Spotlight on…Michael Crouch
In our second ‘spotlight on’ we meet British comics writer and artist, Michael Crouch, the creative force behind Storm Comics.
You can buy Michael’s comics via his Storm Comics Comicsy Shop.
1. When did you first decide that you wanted to create your own comics?
Ever since I was a very young kid. I have always drawn and made comics which I’ve shared amongst friends and work colleagues but it was only in the past few years that I started publishing and selling my own stories. The nine-to-five job generally got in the way although my satirical comic has lasted 18 years, been banned once by management, and still pops up again from time-to-time. Unfortunately the Official Secrets Act forbids me from publishing it publicly (no, really))!.
2. Who has had the biggest influence on you outside the comics industry, and how did they affect your life?
While tracing my family history, I uncovered the short military history of my dad’s dad, an ANZAC seriously injured at Gallipoli in 1915. I barely knew him but it was clear from the family that he’d never spoken of his experiences. Like so many of that era he just stoically got on with things. Putting it all together pretty much shaped my attitude to life; no whinging or going on about how hard things are, just shutting up and getting on with it.
3. Who has had the biggest influence on your comics career, and how has that person changed your work?
Not a direct influence as such, but an inspirational one is Dave Gibbons. He was the first artist whose work I could recognise immediately and followed religiously for many years. His early comic work fired me and excited me and made me want to draw. His black and white work on strips like Harlem Heroes, Doctor Who, Dan Dare and so on still rank as a highpoint in comic art for me. Discovering what a genuinely nice bloke he was later on just cemented that inspiration.
4. What do you do to recharge your creative batteries?
A long walk somewhere quiet and open. The North Norfolk coast is a great place to let ideas wash over you. Or a spot of astronomy usually sets off my sense of wonder.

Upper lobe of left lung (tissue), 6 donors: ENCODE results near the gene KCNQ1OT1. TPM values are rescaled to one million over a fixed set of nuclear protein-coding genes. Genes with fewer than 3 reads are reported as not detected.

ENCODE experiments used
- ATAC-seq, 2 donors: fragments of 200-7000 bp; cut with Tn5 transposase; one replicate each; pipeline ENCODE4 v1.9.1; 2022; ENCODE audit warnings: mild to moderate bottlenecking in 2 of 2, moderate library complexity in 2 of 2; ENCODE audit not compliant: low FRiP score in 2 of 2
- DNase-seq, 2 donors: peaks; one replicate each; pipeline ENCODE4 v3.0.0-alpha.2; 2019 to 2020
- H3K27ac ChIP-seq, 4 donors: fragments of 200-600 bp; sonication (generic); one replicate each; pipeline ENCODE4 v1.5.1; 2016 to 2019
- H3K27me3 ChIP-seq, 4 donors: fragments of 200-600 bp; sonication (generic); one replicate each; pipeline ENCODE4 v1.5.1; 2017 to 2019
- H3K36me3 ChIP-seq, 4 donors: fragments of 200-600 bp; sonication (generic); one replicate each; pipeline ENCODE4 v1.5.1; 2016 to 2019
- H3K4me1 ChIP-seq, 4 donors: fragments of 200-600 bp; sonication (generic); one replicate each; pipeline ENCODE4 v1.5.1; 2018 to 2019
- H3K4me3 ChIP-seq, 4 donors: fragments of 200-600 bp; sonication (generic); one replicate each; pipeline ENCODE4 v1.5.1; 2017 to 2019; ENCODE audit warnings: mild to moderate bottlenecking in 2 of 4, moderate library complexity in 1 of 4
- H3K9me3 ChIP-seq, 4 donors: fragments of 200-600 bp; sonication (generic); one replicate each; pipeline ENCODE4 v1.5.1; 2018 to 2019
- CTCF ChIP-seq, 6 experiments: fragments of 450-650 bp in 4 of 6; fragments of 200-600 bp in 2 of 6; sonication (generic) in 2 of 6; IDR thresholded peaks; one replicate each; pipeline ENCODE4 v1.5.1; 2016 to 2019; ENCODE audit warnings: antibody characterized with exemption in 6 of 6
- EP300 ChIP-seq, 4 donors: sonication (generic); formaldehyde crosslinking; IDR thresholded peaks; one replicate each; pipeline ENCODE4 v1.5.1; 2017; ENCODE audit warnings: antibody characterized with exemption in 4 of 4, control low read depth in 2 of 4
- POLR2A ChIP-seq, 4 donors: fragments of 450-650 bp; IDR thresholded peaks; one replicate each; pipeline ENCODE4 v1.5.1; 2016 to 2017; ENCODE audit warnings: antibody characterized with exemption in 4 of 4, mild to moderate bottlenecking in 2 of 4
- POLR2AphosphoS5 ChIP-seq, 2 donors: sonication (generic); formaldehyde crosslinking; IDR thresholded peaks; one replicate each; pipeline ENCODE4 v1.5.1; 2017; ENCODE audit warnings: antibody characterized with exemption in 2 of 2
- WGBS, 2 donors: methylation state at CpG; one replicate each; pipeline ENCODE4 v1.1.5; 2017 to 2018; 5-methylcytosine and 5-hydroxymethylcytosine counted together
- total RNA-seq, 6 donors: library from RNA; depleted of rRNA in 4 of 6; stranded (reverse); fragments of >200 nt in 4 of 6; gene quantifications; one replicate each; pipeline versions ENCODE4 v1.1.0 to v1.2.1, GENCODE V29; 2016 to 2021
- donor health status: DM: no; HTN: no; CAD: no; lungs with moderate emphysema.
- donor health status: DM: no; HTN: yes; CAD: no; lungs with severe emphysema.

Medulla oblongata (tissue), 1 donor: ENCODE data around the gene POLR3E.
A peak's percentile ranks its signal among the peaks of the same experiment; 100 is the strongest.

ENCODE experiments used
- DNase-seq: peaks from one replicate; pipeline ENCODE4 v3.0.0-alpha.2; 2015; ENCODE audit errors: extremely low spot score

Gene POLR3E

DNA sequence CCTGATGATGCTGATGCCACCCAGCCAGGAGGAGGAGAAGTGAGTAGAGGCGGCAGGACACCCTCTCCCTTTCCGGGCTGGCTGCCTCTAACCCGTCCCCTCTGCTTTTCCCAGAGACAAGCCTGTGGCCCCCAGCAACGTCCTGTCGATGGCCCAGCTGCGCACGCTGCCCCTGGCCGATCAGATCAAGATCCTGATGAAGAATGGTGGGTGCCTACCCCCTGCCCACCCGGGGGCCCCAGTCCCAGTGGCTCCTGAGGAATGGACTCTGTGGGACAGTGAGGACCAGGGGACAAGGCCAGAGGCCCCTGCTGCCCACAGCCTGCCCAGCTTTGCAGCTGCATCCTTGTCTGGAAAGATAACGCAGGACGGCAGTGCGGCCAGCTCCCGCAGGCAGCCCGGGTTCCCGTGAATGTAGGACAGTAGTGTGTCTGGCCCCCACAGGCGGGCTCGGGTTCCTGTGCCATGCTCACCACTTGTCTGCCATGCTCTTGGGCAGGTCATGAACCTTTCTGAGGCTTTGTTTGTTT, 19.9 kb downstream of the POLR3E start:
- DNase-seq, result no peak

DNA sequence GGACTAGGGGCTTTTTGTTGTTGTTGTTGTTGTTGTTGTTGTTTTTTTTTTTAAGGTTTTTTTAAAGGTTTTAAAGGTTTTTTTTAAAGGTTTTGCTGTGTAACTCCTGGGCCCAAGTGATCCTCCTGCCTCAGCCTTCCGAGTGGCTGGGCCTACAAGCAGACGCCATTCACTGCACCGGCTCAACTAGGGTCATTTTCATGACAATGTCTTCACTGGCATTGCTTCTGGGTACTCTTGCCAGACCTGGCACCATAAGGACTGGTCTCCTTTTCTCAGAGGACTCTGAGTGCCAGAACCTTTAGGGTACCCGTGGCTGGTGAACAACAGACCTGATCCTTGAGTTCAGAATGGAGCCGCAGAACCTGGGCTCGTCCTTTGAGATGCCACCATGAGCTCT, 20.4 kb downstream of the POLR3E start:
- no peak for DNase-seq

5. Describe your typical work routine.
I usually write and draw at weekends, the odd day off work or evenings during the summer. Ideas usually circulate in my head for weeks or months. I’ll jot the best ones down, make connections and try to create a story from them. I usually write up an outline for myself or a script if someone else is drawing. Then I like to do the old-fashioned thing of drawing thumbnails, final art in pencil, then ink onto A3 paper which I’ll scan in afterwards, clean up and add text, effects and so on.
6. What tools do you use to create comics and what makes them the ‘right tools’ for you?
I use Coreldraw 12 which I bought some years back for working on scanned art, print layouts, etc. Other than that its good thick Cartridge paper, a selection of pencils, Rotring pens, brushes and ink, usually gouache. I had a go with Manga Studio but struggle to draw on screen and prefer the slow build-up of creating art on the page. I find it less of a strain on the eye than working on the PC all of the time.
7. What element of your work gives you the most personal satisfaction?
Adding the text to the finished art and seeing the whole page come together as I had seen it in my head for so long. Like most people though, I am my own worst critic and never satisfied with what I have done. Sometimes though you just have to draw a metaphorical line under it and say it’s done, then move onto the next big thing!
8. What has been the most rewarding project in your professional career – in or out of comics – and why?
I once wrote a kids adventure game / text story based on the facts of The Gunpowder Plot which was published in the Daily telegraph’s kids section. It filled a page with art added to it and the big thrill was to see my name down the side. My first professionally published piece, I still have a photocopy of the cheque I received. Comic-wise it would be my Blackfriars serial (sold via Back from the Depths); I felt like I recaptured some of that energy and thrill of the old 70’s, early 80’s british boys comics (and Vikings versus Vampires, what a combination)!
9. What’s the best piece of comics advice you’ve ever heard?
‘Stop thinking you’re important and get on with your work. Stop thinking everyone else is better than you and get on with your work. Stop thinking the world is out to get you and nothing’s fair – and get on with your work!’ (Garen Ewing wrote this recently on his Rainbow Orchid blog).
10. Time to get philosophical: What’s the most important ‘big idea’ that you’ve learned in life – in or out of comics – and why is it important?
It is easier to tow the line and follow the consensus than it is to ignore it all and go your own way. But going your own way is infinitely more rewarding and at the end of the day, what does anybody else know? Ignore them and do your own thing. Then again, what do I know?
Find out more on the Storm Comics website.
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